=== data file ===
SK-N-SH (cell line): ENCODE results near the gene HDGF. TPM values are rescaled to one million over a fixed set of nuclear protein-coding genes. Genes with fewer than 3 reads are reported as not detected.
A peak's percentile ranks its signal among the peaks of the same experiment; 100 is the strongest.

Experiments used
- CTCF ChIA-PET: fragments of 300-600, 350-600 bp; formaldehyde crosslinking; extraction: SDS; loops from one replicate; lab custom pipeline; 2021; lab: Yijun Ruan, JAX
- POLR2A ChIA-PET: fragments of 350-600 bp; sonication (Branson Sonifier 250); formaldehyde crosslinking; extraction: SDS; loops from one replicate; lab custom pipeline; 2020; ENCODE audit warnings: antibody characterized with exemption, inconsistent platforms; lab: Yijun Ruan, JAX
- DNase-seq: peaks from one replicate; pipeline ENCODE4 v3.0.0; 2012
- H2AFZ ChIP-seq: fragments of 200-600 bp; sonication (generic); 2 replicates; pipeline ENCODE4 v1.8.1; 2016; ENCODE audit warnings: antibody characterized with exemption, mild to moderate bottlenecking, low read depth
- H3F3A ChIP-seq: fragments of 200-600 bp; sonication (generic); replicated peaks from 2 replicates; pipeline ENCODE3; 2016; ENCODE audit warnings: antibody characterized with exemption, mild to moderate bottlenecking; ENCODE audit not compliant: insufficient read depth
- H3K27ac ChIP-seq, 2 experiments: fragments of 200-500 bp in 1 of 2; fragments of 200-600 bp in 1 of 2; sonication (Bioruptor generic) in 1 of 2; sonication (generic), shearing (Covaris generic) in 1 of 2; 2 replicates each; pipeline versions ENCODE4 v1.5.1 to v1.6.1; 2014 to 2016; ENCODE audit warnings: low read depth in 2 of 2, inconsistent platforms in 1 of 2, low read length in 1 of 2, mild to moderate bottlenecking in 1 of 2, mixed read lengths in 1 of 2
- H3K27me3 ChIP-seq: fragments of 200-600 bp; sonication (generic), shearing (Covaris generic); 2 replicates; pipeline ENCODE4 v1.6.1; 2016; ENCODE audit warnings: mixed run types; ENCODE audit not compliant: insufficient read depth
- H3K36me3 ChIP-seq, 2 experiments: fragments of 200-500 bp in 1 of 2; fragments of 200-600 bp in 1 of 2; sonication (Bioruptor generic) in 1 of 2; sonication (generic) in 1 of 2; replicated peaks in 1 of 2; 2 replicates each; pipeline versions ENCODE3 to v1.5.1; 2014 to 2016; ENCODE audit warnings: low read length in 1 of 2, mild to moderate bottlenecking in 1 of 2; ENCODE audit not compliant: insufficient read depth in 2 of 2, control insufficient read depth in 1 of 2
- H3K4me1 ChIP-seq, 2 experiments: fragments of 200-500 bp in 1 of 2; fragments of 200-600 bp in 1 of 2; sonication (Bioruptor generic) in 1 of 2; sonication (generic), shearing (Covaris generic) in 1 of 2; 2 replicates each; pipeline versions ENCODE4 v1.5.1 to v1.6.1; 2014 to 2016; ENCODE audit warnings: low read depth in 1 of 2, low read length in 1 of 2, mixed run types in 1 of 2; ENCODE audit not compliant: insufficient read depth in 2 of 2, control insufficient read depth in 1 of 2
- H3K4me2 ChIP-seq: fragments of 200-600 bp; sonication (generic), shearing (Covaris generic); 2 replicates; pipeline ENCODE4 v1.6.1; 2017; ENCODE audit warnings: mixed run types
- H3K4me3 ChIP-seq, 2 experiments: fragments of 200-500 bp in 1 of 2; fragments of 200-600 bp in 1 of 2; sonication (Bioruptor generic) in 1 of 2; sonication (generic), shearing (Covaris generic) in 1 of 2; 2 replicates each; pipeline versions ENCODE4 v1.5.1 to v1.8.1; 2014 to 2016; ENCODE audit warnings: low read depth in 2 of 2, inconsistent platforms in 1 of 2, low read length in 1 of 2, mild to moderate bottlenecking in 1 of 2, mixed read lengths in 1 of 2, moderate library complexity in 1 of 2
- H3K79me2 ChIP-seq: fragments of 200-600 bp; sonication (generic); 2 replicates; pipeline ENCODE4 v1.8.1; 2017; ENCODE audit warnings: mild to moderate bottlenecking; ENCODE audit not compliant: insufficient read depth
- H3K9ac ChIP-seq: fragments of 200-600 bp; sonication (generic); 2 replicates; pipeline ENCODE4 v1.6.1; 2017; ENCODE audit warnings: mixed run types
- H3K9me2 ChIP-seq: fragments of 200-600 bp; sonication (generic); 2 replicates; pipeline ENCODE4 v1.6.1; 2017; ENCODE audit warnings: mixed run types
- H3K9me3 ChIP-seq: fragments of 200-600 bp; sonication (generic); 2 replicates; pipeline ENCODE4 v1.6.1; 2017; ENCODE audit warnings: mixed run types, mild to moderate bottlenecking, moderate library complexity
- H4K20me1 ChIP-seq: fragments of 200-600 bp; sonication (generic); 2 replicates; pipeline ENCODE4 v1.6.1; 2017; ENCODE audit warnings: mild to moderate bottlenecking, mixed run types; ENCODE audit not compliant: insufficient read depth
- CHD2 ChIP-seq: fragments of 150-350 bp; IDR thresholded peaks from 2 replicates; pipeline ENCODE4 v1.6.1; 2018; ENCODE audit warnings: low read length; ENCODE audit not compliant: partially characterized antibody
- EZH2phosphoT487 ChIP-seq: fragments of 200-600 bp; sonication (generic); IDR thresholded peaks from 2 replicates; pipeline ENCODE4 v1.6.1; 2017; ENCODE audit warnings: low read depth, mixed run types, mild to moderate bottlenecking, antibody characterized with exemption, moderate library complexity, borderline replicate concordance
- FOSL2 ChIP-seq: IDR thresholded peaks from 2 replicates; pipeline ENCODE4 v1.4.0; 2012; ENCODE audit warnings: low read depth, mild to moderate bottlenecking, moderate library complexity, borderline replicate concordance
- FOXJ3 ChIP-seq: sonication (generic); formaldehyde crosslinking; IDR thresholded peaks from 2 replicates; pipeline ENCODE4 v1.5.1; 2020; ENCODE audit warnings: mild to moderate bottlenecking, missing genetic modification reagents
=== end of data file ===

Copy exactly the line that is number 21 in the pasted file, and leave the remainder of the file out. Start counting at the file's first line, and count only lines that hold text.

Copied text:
- EZH2phosphoT487 ChIP-seq: fragments of 200-600 bp; sonication (generic); IDR thresholded peaks from 2 replicates; pipeline ENCODE4 v1.6.1; 2017; ENCODE audit warnings: low read depth, mixed run types, mild to moderate bottlenecking, antibody characterized with exemption, moderate library complexity, borderline replicate concordance